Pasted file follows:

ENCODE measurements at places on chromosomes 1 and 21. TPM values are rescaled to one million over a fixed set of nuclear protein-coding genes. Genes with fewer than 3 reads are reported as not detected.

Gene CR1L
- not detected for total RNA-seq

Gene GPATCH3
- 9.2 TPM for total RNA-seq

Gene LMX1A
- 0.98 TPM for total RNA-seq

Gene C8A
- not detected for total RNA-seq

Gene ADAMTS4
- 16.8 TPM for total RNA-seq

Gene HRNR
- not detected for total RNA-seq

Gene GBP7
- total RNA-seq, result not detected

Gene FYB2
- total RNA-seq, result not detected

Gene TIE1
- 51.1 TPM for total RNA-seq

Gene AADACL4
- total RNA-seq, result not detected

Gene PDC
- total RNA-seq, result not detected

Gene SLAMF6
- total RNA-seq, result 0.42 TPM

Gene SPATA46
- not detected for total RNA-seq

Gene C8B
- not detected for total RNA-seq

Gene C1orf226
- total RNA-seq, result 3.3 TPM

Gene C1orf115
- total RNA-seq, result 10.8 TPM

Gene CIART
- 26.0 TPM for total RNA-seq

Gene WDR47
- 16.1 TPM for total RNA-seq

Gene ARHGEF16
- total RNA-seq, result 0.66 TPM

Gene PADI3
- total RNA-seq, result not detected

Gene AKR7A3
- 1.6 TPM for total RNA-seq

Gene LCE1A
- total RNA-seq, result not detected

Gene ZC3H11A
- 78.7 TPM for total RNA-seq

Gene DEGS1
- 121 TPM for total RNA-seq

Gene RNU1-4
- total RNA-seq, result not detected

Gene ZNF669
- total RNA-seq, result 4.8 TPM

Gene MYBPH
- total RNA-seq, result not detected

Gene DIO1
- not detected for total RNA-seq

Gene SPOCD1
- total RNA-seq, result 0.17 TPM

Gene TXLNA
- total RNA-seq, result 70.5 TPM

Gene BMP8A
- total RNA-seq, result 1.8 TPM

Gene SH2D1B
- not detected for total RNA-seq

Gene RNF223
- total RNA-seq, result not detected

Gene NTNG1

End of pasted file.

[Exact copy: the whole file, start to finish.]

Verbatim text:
ENCODE measurements at places on chromosomes 1 and 21. TPM values are rescaled to one million over a fixed set of nuclear protein-coding genes. Genes with fewer than 3 reads are reported as not detected.

Gene CR1L
- not detected for total RNA-seq

Gene GPATCH3
- 9.2 TPM for total RNA-seq

Gene LMX1A
- 0.98 TPM for total RNA-seq

Gene C8A
- not detected for total RNA-seq

Gene ADAMTS4
- 16.8 TPM for total RNA-seq

Gene HRNR
- not detected for total RNA-seq

Gene GBP7
- total RNA-seq, result not detected

Gene FYB2
- total RNA-seq, result not detected

Gene TIE1
- 51.1 TPM for total RNA-seq

Gene AADACL4
- total RNA-seq, result not detected

Gene PDC
- total RNA-seq, result not detected

Gene SLAMF6
- total RNA-seq, result 0.42 TPM

Gene SPATA46
- not detected for total RNA-seq

Gene C8B
- not detected for total RNA-seq

Gene C1orf226
- total RNA-seq, result 3.3 TPM

Gene C1orf115
- total RNA-seq, result 10.8 TPM

Gene CIART
- 26.0 TPM for total RNA-seq

Gene WDR47
- 16.1 TPM for total RNA-seq

Gene ARHGEF16
- total RNA-seq, result 0.66 TPM

Gene PADI3
- total RNA-seq, result not detected

Gene AKR7A3
- 1.6 TPM for total RNA-seq

Gene LCE1A
- total RNA-seq, result not detected

Gene ZC3H11A
- 78.7 TPM for total RNA-seq

Gene DEGS1
- 121 TPM for total RNA-seq

Gene RNU1-4
- total RNA-seq, result not detected

Gene ZNF669
- total RNA-seq, result 4.8 TPM

Gene MYBPH
- total RNA-seq, result not detected

Gene DIO1
- not detected for total RNA-seq

Gene SPOCD1
- total RNA-seq, result 0.17 TPM

Gene TXLNA
- total RNA-seq, result 70.5 TPM

Gene BMP8A
- total RNA-seq, result 1.8 TPM

Gene SH2D1B
- not detected for total RNA-seq

Gene RNF223
- total RNA-seq, result not detected

Gene NTNG1